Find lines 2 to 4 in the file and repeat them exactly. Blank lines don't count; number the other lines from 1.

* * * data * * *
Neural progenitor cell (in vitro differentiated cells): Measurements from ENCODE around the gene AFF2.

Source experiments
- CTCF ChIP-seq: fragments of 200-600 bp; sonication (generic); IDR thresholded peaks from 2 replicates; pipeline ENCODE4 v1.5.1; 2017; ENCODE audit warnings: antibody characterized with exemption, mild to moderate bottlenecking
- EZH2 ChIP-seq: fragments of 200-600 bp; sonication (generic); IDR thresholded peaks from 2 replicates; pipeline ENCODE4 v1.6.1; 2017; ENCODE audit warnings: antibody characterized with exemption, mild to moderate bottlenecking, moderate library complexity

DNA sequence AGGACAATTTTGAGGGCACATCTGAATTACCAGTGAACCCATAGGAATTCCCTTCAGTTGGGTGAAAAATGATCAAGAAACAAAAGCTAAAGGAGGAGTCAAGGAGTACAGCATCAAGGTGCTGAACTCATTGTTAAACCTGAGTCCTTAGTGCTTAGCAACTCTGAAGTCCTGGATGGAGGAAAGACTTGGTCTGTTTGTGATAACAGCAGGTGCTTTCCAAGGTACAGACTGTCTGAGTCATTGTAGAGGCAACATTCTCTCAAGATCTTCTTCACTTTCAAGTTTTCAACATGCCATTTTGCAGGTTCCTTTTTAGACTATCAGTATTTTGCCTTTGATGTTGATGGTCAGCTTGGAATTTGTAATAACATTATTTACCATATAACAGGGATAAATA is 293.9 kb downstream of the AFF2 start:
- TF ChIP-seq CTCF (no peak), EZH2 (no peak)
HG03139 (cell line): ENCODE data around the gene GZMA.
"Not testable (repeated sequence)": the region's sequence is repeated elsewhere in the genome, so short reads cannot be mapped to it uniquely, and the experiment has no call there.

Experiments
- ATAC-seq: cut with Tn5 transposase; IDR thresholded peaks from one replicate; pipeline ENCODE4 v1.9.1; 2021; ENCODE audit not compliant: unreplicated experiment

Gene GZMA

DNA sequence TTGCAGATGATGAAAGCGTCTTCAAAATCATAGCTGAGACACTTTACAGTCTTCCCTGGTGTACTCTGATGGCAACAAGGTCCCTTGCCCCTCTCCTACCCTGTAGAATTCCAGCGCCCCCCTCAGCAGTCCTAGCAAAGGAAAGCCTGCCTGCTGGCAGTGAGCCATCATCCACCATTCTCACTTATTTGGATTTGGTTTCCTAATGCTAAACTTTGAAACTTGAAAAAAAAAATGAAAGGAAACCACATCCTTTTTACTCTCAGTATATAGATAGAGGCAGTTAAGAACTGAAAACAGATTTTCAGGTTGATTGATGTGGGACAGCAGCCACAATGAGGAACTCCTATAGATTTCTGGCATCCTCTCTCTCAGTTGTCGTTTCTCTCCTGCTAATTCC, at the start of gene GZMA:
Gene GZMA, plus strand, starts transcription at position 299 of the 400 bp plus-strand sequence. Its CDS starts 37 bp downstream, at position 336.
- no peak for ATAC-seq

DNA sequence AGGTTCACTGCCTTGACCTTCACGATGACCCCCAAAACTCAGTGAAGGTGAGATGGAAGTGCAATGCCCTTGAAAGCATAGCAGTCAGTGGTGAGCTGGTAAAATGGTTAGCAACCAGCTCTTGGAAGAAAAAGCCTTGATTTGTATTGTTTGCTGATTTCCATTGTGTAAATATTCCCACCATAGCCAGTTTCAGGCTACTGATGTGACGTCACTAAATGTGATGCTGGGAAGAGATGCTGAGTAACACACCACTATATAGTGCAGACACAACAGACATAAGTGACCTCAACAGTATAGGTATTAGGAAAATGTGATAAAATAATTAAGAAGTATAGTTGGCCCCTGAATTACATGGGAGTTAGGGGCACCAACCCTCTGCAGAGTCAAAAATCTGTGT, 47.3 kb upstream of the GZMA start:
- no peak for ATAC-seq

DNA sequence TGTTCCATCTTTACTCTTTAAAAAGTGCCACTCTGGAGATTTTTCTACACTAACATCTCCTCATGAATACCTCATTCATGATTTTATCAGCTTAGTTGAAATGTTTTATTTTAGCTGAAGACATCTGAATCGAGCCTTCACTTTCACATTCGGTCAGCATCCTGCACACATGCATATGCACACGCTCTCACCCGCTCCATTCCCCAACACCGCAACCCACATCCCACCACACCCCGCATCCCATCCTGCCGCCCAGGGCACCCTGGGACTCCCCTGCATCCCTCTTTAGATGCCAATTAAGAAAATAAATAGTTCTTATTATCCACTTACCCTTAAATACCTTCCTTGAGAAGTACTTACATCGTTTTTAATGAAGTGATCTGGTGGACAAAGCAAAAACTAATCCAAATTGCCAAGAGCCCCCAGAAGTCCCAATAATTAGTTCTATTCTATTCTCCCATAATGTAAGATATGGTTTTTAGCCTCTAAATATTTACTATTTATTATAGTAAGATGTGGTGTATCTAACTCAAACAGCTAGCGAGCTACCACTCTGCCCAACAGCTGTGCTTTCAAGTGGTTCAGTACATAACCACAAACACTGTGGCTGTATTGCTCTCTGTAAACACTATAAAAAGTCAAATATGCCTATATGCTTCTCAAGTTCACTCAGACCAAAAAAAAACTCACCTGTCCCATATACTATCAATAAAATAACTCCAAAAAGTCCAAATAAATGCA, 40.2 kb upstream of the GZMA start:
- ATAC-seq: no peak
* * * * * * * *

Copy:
Source experiments
- CTCF ChIP-seq: fragments of 200-600 bp; sonication (generic); IDR thresholded peaks from 2 replicates; pipeline ENCODE4 v1.5.1; 2017; ENCODE audit warnings: antibody characterized with exemption, mild to moderate bottlenecking
- EZH2 ChIP-seq: fragments of 200-600 bp; sonication (generic); IDR thresholded peaks from 2 replicates; pipeline ENCODE4 v1.6.1; 2017; ENCODE audit warnings: antibody characterized with exemption, mild to moderate bottlenecking, moderate library complexity